Pittsburgh ‘porchraits’: The family photo you can’t get out of

The year is 2020 and the front porch is the new outer edge of American life. 

Holed up in our homes during an historic pandemic, fresh air is now at a premium, open space — even just a sliver of it — newly prized.  

Enter porch picnics, porch talks, porch songs, porch yoga, and the front porch family portrait, a growing photographic movement to capture us in our new natural state — standing in our shrunken worlds surrounded by the only people we’re allowed to share them with.

We talked with photographer Pati Livengood of Harrison City about her Pittsburgh-area “porchraits” — like Dust Bowl family photos only with color, smiles, toilet paper props, and signs of boredom.

The Reyes family: Chris, Brianne, Carter, Hayden, Macen, and Madex. (📸: Pati Livengood)

Photos like Pati’s don’t capture the anxiety of the moment we’re living in. Mostly they’re intended as a respite from all that. But they capture the surrealness and the family folklore as it’s happening. (You can see all of her photos here and Pittsburgh porchraits from local photographer Anita Buzzy Prentiss here.)

Pati is separated from her own children by a continent, and her business — deemed non-essential by the state — has been sidelined.

“So since I can’t have a family photo now, I want other people to have it,” she explained by phone. “I’m helping people remember this crazy time in their lives.”

The Sipe family: Lauren, Gianna, Rick, and Ian. (📸: Pati Livengood)

Here’s what she told us en route to an afternoon session this week. We talked about the challenges of a socially distant photo shoot, documenting the lighter side of a crisis, why she’s waived her usual fees, and the silver lining some families are finding in lockdown. 

The interview has been edited for clarity and length.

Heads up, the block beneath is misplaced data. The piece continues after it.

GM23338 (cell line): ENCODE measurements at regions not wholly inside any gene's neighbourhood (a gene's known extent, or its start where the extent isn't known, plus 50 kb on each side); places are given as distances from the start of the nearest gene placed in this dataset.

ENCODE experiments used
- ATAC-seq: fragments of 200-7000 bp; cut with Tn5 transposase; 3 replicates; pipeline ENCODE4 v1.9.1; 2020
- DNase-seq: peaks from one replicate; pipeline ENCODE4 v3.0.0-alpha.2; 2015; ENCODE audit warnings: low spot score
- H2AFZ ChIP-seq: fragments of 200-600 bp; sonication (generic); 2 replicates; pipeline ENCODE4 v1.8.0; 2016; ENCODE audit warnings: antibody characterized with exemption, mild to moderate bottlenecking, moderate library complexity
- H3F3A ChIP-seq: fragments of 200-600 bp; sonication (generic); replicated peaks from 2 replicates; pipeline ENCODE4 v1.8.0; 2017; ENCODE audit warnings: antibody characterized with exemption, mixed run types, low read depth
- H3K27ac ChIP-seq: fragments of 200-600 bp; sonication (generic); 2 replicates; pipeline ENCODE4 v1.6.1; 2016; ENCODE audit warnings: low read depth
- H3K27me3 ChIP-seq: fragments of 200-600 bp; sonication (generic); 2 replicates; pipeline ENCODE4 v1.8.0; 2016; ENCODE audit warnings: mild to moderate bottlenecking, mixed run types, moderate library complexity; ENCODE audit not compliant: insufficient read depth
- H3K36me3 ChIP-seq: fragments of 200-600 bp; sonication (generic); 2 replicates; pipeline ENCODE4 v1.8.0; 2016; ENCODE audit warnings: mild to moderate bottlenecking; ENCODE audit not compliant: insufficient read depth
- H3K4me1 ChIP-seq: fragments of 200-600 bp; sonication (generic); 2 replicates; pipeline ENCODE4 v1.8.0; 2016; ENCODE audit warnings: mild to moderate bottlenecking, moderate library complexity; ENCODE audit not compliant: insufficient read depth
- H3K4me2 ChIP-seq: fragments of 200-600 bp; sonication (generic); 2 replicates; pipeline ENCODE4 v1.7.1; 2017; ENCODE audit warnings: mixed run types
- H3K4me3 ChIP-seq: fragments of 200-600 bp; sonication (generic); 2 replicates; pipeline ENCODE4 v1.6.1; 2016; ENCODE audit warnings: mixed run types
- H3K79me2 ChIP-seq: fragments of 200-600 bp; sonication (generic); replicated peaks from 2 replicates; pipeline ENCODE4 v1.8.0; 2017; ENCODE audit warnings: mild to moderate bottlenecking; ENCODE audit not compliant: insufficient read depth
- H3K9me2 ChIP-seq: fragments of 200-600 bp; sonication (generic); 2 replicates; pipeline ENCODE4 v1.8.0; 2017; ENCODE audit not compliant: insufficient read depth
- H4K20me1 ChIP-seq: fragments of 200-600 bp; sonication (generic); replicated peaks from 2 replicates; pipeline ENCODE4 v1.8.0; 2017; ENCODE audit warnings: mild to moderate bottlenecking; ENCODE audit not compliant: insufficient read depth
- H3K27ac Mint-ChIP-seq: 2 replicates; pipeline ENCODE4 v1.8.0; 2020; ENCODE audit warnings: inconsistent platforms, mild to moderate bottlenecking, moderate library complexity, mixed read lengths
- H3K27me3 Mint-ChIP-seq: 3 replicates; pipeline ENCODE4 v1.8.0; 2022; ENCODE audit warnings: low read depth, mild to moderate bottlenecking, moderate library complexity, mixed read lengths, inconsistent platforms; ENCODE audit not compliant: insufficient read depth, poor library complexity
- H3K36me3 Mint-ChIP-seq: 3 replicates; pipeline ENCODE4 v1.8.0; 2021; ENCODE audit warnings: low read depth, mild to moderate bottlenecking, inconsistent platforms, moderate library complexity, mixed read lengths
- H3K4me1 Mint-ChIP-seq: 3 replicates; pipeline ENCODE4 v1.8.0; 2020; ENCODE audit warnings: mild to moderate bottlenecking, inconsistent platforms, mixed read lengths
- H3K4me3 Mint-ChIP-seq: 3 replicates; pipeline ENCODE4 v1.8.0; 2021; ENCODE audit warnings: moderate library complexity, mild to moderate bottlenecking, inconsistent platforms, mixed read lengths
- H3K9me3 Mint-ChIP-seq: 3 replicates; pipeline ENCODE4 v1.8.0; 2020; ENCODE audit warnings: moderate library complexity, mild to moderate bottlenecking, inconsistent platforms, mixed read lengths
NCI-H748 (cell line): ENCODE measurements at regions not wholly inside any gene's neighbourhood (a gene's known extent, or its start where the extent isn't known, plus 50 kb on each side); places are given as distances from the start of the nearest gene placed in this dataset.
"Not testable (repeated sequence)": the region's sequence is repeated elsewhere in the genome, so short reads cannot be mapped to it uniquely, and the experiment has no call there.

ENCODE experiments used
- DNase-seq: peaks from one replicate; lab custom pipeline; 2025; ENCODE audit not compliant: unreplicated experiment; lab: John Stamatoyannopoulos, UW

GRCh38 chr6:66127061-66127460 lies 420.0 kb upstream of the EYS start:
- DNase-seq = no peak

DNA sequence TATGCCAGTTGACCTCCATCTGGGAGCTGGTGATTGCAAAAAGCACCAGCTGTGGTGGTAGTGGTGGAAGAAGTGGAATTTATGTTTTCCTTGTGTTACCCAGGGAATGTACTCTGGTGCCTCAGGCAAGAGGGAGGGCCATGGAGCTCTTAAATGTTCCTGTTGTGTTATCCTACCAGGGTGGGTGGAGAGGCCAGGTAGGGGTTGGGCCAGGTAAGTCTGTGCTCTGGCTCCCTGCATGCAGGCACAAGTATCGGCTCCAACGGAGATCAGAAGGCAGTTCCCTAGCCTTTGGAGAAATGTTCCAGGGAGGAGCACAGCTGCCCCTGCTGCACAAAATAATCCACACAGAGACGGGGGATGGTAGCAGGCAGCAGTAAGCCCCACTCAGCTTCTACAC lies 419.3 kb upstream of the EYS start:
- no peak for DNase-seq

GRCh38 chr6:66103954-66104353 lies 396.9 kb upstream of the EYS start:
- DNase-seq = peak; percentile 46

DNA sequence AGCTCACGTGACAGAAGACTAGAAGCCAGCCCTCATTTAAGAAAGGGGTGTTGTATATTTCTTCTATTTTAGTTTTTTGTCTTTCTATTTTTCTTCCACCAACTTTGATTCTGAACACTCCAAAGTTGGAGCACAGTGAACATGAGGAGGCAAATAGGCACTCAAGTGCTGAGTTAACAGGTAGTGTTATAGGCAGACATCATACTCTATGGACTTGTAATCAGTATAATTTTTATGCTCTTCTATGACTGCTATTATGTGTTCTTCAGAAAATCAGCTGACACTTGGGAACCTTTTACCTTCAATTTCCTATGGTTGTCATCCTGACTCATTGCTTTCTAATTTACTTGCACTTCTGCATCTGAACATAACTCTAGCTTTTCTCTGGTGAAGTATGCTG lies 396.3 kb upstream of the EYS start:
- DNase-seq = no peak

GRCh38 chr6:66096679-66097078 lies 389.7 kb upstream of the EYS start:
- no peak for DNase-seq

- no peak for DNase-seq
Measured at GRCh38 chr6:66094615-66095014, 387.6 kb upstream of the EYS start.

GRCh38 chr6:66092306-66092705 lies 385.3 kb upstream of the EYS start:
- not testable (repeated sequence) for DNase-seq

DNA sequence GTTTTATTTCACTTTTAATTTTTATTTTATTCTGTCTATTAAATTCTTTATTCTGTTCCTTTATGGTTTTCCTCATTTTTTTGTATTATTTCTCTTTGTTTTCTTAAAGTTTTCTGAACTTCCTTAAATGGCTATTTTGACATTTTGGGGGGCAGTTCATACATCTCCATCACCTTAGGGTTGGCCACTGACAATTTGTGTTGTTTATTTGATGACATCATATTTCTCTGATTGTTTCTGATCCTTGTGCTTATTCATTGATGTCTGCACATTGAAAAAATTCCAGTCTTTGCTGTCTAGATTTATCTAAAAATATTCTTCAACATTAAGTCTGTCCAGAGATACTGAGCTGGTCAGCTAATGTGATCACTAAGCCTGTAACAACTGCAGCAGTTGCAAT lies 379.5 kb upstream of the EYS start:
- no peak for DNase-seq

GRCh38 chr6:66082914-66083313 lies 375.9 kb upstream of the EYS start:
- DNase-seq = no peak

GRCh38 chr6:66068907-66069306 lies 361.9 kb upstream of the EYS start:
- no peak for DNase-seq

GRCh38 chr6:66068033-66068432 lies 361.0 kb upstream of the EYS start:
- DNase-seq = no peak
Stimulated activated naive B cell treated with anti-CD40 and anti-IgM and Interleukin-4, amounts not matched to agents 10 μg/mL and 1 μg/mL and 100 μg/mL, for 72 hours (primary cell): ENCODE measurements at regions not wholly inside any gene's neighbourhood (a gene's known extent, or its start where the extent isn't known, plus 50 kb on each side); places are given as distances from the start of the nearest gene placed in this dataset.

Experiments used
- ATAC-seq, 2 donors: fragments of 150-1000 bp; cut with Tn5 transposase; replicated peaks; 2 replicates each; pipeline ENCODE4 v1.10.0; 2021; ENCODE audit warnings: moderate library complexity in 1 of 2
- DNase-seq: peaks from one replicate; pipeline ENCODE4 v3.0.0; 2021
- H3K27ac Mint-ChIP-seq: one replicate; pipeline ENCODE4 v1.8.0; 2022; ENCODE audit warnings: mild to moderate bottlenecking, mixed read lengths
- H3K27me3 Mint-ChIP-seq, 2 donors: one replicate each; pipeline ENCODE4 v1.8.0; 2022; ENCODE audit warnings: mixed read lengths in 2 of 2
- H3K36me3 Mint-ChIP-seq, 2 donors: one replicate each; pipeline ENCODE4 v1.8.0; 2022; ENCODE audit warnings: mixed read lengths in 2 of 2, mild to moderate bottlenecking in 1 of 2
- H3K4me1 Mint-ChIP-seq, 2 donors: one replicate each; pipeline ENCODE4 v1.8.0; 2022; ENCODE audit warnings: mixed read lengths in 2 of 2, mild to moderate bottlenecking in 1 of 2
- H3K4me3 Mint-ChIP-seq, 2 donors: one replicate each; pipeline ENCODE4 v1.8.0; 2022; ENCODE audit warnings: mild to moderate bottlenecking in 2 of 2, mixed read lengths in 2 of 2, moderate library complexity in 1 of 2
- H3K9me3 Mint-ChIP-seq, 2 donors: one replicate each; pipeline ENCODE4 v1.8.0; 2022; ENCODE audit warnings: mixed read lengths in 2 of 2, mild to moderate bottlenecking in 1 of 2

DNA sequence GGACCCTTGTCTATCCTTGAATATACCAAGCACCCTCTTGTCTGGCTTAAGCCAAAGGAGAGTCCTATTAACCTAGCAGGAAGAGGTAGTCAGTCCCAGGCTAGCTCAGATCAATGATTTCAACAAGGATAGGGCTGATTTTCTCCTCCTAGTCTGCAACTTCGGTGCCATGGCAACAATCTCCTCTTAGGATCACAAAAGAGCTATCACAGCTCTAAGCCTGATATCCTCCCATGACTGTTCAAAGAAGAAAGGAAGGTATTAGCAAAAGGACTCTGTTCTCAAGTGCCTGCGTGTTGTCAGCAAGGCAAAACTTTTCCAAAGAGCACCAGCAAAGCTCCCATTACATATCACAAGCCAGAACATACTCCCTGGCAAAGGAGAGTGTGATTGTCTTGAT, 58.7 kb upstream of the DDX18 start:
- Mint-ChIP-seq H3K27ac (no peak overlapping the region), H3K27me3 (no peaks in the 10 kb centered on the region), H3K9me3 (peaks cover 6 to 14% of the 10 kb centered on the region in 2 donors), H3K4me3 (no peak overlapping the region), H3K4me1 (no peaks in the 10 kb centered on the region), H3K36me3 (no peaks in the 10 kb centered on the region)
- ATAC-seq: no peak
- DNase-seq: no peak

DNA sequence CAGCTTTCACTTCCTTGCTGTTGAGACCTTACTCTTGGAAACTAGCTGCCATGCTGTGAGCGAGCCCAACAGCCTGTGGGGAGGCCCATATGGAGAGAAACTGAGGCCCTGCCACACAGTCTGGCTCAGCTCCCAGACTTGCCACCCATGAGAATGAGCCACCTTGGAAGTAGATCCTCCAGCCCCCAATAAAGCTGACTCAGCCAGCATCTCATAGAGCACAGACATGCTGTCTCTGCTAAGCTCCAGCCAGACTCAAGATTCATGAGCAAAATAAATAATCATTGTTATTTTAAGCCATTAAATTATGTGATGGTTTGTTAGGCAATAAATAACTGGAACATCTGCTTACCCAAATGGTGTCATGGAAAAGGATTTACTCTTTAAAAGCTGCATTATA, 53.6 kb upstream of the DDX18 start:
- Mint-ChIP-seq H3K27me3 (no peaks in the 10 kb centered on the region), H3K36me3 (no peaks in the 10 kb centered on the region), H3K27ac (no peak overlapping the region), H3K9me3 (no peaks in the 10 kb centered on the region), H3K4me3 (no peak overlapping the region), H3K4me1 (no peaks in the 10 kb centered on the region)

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The Incline: Where did this ‘porchrait’ idea come from? 

Pati: I belong to a photographers association and someone posted: ‘Through such a horrible time, what can we do to spread kindness and happiness?’ And a photographer friend of mine was doing this type of project in Massachusetts and I thought ‘Why not here?’  

The Incline: Why do people want these photos? 

Pati: It’s normally hard to get people together for family portraits. Lots of people say this is the COVID-19 portrait and that they’ll always remember this stage of their life. So they’re using it to remind their children what they went through.  

The Kendall family: Georgia, Olivia, Abby, and Kevin. (📸: Pati Livengood)

The Incline: How is your own family? 

Pati: My kids live in Utah and Washington state, so I can’t see them now and it saddens me. I’m just sad that my grandbaby turned one, and I’m missing her first birthday. I’m sad and keeping busy making everyone else happy. 

The Incline: How many of these photos have you done? 

Pati: I put a callout on Facebook to a lot of my clients, and the first day I had 109 people respond. I’ve done 105 of these since mid-March, since right before they told us to stay inside. 

The Graves family: Amanda, Leigh, Matt, Milly (the dog), Alison, and Anna. (📸: Pati Livengood)

The Incline: So you’ve continued to do these under the new guidelines? 

Pati: Yes. We are 10 to 12 feet away. I do not touch anybody. I disinfect the equipment every day. My husband drives and I say ‘Let’s go here’ and he’ll stop. I grab the camera and we shoot from the driveway. I text people to come outside, and within five minutes they come out. I’m talking to them from a distance the whole time. We’re trying to abide by the rules. I email them the photos so I am not touching anything and they have the right to do whatever they want with the photos. 

The Incline: Are you charging? 

Pati: No. I’m not taking any money. I’m asking everybody to just pay it forward to someone who needs it. Like, the food banks need help. (Editor’s note: Here’s where to donate to the Greater Pittsburgh Community Food Bank and the Westmoreland County Food Bank in Pati’s area.)

The Incline: Where have you taken photos so far? 

Pati: In my area — Harrison City, North Huntingdon, Trafford, Jeanette, Greensburg. 

The Incline: How does this situation seem to be affecting the families?  

Pati: I know my kids were in three different sports so it was hard to get the crew together and so I’m touched to see parents and kids all together now. I think people realized their families were so busy and going in so many directions. And all of a sudden they’re together and they want to capture that and they have time now to do that. They realize these relationships and the closeness of family are really important. That’s what I’ve seen and it’s been beautiful. 

The Incline: This lockdown will continue. How long do you expect this project to last? 

Pati: I have no business right now. Everything is canceled — weddings, graduations. So I’ll keep going with this as long as I can. We’ve done 105 so far in just a couple of weeks. But I don’t have a number or goal in mind. I just want to keep doing it until business is back. The end goal is to do this until things go back to normal.

Updated: 11:25 a.m. April 10